If you stick a nickel-plated needle through your skin, what happens is essentially that your body senses the intrusion and opens up the capillary walls in the surrounding area to let plasma and antibodies in to kill any bacteria and start repairing the damage.

Now, since you used proper sterile piercing procedure, there are no bacteria but some of the nitrogen compounds in these fluids will dissolve nickel from the surface of the needle and react with it. This is the danger, because the nickel that gets “bound” to the cells may change their composition sufficiently that your immune defense system will decide that they’re no longer “you” and hence they’re an infection and need to be fought. If this happens, the tissues swell up more, becoming a regular inflammation and even more liquid stuff is sent in to fight the “nasties”. Unfortunately, they will just dissolve more nickel and increase the problem.

The term “nickel allergy” is, strictly speaking, a misnomer since the problem is more of a hypersensitivity. Your immune defense system is simply doing its job. It’s just a bit “overzealous”. Nevertheless, the problem is real and can become very acute. Once the “allergy” is triggered, the sufferer will react too much lower concentrations of nickel than before. Jewellery that was previously safe may become useless. Some will react to the nickel in coins, railings, cutlery and other household items as it gets dissolved by their perspiration and permeates into the skin. Not to mention the nickel that can dissolve from stainless steel sinks into the dishwater and further into the skin of any person sticking his/her hands into the water. So what can you do? First and foremost you must avoid nickel in jewellery that’s inserted in fresh piercings or in moist places.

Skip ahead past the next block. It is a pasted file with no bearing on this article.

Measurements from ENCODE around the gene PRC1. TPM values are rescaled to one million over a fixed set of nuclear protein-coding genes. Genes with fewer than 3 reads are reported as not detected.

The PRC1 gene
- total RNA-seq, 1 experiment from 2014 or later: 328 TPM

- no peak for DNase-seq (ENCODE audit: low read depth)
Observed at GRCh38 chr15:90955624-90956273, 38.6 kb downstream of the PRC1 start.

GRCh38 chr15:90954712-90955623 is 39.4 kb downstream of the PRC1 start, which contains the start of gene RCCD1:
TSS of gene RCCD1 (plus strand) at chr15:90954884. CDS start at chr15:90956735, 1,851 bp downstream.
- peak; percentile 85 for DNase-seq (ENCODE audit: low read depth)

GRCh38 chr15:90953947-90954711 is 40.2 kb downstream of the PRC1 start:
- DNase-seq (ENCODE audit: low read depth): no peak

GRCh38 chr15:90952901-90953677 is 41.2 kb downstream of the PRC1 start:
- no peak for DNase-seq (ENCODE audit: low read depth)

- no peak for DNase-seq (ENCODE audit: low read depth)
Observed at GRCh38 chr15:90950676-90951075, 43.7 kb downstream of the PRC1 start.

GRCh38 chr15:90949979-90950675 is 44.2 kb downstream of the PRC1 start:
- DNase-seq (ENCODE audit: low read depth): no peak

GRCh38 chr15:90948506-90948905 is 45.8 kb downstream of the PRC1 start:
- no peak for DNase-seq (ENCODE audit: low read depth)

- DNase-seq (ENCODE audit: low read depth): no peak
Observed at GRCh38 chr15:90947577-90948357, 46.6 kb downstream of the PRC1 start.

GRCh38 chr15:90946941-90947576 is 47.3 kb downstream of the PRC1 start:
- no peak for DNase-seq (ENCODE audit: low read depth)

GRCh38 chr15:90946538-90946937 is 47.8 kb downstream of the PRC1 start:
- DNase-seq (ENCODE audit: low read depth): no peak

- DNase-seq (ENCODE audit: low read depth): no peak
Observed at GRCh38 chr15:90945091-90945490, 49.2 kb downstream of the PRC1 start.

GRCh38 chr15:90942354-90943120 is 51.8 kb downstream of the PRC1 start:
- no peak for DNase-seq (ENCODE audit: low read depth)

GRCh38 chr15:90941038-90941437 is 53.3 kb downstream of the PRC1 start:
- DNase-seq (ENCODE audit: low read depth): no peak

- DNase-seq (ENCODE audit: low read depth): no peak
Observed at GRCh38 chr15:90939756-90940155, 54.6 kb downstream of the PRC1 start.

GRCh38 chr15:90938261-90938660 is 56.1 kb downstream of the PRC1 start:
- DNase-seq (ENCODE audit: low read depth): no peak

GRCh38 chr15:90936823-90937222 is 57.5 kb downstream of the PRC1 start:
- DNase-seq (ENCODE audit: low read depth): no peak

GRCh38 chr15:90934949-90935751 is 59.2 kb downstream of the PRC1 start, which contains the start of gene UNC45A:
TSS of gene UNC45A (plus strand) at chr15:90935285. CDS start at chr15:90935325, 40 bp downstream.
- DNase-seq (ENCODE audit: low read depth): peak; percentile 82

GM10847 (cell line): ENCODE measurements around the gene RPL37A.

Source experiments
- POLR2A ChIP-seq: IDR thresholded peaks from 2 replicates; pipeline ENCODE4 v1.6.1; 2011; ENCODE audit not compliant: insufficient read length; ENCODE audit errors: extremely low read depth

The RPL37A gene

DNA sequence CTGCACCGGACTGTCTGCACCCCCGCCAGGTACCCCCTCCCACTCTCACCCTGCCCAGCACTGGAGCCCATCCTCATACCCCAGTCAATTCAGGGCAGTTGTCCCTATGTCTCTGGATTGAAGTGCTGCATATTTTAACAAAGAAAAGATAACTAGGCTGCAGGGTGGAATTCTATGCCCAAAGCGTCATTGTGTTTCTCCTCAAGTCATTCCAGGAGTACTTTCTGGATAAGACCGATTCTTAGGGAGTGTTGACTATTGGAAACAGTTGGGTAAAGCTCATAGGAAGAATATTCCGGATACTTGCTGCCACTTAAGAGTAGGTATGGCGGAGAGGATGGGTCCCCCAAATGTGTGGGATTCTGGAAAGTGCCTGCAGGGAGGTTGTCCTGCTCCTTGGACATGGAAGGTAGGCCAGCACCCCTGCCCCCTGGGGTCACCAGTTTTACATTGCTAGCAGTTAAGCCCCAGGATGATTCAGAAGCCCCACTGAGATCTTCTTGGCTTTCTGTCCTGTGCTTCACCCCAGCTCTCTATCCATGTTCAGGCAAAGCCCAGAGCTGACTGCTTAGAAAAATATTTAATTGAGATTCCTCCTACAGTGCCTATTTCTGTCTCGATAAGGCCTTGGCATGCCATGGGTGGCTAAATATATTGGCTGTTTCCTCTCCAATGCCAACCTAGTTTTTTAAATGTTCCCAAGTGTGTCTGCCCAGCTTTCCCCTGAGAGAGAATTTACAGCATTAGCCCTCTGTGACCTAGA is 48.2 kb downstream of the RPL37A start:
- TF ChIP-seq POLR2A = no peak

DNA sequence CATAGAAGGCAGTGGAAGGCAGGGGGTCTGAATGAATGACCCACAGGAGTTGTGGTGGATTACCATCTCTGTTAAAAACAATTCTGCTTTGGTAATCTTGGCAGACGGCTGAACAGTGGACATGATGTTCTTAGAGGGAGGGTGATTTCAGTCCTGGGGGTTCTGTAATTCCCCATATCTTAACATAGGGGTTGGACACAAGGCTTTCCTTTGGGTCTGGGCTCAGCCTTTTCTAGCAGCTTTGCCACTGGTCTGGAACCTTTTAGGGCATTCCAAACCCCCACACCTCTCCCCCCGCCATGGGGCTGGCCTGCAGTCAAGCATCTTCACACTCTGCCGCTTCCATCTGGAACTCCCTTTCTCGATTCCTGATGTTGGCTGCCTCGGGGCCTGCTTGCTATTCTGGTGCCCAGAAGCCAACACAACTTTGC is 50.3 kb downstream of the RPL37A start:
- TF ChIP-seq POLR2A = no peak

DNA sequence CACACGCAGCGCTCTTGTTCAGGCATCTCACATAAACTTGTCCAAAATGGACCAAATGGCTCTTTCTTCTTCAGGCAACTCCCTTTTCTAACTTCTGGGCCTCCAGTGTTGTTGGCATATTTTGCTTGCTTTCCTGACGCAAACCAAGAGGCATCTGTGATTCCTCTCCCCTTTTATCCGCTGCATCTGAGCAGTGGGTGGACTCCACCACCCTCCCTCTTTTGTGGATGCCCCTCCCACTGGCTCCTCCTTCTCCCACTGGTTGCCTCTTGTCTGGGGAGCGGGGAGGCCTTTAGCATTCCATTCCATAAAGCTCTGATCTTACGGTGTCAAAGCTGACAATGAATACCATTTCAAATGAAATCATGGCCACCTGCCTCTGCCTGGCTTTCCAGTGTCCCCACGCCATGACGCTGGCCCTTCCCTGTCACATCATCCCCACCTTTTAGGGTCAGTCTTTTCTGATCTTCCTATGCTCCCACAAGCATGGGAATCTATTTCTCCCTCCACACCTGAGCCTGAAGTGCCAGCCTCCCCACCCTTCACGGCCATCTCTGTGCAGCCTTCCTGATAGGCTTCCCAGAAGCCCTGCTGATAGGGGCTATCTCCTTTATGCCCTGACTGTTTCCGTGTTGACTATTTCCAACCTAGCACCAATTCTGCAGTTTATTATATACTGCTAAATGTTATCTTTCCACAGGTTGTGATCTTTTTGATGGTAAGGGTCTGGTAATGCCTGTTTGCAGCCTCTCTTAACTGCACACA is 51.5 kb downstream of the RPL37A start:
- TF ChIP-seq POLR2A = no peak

The issue is not so much if there is nickel in a certain alloy. What matters is that it STAY there. Gold, for example, has a tendency to “bind” nickel so that down to 18 K a small amount of nickel is usually “safe”, except for “white” gold which often contains (and releases) too much nickel. When you get down to 14 K, the nickel released is often getting dangerously high, at least to those who are already sensitized. Stainless steels frequently contain nickel. The “hypoallergenic” varieties are frequently simply those that “bind” their nickel so thoroughly that little or none of it is released.

In extreme cases the sufferer can find even the most pure metals impossible to wear. Even 24 K gold (nominally 100%) can contain traces of nickel or other contaminations, but this is extremely rare. Most find a marked improvement in simply going from 14 K to 18 K. Other metals are now finding their way into the jewellery business, titanium and niobium rapidly gaining a well-deserved reputation for safety. The oxide layers on their surfaces are sufficient barriers against corrosion and wear and they also do not have nickel’s tendency to bind into the cells of the body and trigger the immune defense system. Otherwise, inert plastics (Nylon, Teflon) work well. Some have reported successful experiments with “alien” organic objects like wood, ivory or porcupine quills which don’t contain anything that can dissolve into the body, but care should be taken with these since they can trigger your immune defense system in their own right, being (formerly) “living” materials themselves.

author avatar
William Anderson (Schoolworkhelper Editorial Team)
William completed his Bachelor of Science and Master of Arts in 2013. He current serves as a lecturer, tutor and freelance writer. In his spare time, he enjoys reading, walking his dog and parasailing. Article last reviewed: 2022 | St. Rosemary Institution © 2010-2024 | Creative Commons 4.0

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